It’s about nine hours now until the gun goes off and I move forward into the night in the direction of Lyon, the Halle Tony Garnier, and the finish line of the 2016 Saintelyon. I’m as ready as I’ll be right now and while I don’t feel quite as good as when I was heading to Amiens and the 100km de la Somme, I think I’ll still have an enjoyable run and hopefully be home under 10 hours.

Here’s what I’m taking along for the run…

saintelyon-stuff

At the top right corner of the image are two sets of gloves. On the right are some thin, light silk gloves and next to them with the funky silver design are some heavier running gloves. I usually only use the latter but I know that if it gets particularly cold I’ll appreciate the second layer on my fingers, and if it is too hot I can stow them without issue. Next to the gloves are the arm warmers I’ll wear. These are made for road cycling but they are great for running and very warm.

The electronics next to the arm warmers consist of my iPod Shuffle, some headphones, a spare battery with cord, and the charging cable for my Garmin. I don’t think I’ll use anything except for maybe the iPod but I prefer to have a charger for my headlamp just in case something goes wrong. I don’t think the Garmin will need to be charged but I would prefer not to lose the data from the run so the cable is a just-in-case.

On the left is all the stuff I’ll be wearing: a Craft technical t-shirt, some Kalenji underwear, a Kalenji 3/4 tight, some Kalenji compression sleeves for my calves, and a running skullcap. All of it is stuff I have run with before except for the skullcap that I picked up yesterday at the Saintelyon expo. It’s lighter than the one I had and a little larger, too, so I think it will be comfortable.

The light blue fabric with the ’24’ upside down is my buff from the first ultra I ran in Ploeren about a year ago. I actually have two of them from that event and I like that it is light and keeps my neck warm. Above the buff is a survival blanket which is recommended gear – I’ll take it even if I hope not to use it as someone else might really need it on the trail – and my Petzl headlamp is above that. It should get me through to the morning without needing to be recharged and I have never had any issues with it before.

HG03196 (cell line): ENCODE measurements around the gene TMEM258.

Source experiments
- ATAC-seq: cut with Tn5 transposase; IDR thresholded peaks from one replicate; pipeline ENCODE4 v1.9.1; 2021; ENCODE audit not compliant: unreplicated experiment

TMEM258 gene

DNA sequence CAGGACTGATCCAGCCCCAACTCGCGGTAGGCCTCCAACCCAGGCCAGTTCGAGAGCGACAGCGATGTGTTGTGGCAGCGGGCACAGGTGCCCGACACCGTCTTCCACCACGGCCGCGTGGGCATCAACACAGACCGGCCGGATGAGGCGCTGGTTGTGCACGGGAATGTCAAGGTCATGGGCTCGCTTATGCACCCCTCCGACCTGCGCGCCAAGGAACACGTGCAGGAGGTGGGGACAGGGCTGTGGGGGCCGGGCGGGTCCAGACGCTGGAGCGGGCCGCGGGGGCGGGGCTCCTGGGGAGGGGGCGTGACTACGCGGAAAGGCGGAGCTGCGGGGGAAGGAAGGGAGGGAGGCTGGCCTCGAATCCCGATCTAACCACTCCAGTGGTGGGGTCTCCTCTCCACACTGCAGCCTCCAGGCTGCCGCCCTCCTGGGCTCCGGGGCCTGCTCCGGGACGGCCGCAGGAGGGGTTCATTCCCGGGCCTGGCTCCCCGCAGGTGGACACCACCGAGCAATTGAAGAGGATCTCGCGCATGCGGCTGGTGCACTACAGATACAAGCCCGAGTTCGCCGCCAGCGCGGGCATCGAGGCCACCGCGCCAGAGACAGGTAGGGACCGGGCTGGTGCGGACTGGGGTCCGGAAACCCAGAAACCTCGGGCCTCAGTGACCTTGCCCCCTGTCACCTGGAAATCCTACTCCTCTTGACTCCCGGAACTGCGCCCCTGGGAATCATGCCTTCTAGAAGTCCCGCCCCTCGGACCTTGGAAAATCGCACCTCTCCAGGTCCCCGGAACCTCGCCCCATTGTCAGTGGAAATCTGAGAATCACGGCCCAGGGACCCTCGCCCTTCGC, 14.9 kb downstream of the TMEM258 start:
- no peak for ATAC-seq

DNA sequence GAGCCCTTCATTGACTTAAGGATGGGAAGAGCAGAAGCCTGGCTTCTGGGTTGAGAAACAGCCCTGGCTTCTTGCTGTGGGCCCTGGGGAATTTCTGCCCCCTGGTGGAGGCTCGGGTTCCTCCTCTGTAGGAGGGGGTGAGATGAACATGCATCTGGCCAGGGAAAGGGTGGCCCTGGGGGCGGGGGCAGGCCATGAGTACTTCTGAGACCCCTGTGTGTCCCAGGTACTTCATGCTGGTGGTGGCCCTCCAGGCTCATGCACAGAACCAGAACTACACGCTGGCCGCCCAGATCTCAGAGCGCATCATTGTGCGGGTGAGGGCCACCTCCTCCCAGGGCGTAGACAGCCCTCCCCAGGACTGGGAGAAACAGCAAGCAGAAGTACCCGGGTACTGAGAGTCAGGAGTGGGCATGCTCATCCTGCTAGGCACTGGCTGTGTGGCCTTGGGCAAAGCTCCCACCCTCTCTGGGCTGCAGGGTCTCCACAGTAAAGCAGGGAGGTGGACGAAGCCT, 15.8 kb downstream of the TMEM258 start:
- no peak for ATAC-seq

Hard to see but just to the right of the headlamp is the candy I am going to stash in my pack. There are aid stations among the way and I am sure I will grab something when I arrive, but I don’t want to wait until I have been running an hour and a half to eat, or to manage my nutrition by the aid stations alone. If I can eat early, eat often, and rely a little on myself, I’ll be happier than if I am hungry and dying for the aid station to appear over the next hill.

The socks above the headlamp and the candy are standard Kalenji hiking socks. I have some running socks but I like these: they are thicker, softer, and I have never had any issues with them all the time I have used them. That they are also incredibly inexpensive, too, makes them even more attractive in the face of €15 specialized running socks. When you find something that works, stick to it.

Bottom right is my Kalenji jacket which is the second layer I’ll wear over the t-shirt. The organizers recommend three layers but I get hot in even cold conditions with just two. I think I’ll be find with just the jacket, the t-shirt, and the arm warmers, and if I do get hot I can stow the jacket in my pack.

The pack, of course, is the big sack in the top right corner. It’s the Camelbak Ultra 10 which is an early Christmas present from my sister. I have been using the Camelbak Circuit for a year and when I got this one last week I tried it out over some runs and it is even better. Yes, it is bigger, but it holds more water and it is more comfortable than the Circuit. This will be the first ultra I use it for and I’m hoping it repeats the positive experience from the training run.

Last but not least is my race number, 1591. At the Saintelyon you wear a ‘bib’ instead of pinning a number to your chest. I suspect this helps not losing the number on the trail or in a fall, and it makes for a nice souvenir afterwards, too. At the bottom right is another timing tag that the organizers included in the race book with a zip tie to attach it to the hydration pack. Not sure why but they are the boss so I’m going with it.

So that’s what I’ll take when I leave on the train in a few hours in the direction of Saint Etienne. I’ll have a few hours to kill in the hall at the start line but I think that the other runners and whatever I have on the iPod will keep my amused until it is time to get going. For what it is worth, I don’t think I’m going to run with the headphones in until maybe late in the race. Between the dark and the 17,000 other runners on the course, I think I’ll have enough to concentrate on without getting distracted with music or a podcast.

And so, it all begins in less than nine circuits of the clock now. It’ll be fun, it’ll be interesting, it’s sure to be muddy, and it’s also sure to be the last ultra of 2016 for me.

Counting down: 9, 8, 7, 6, 5…

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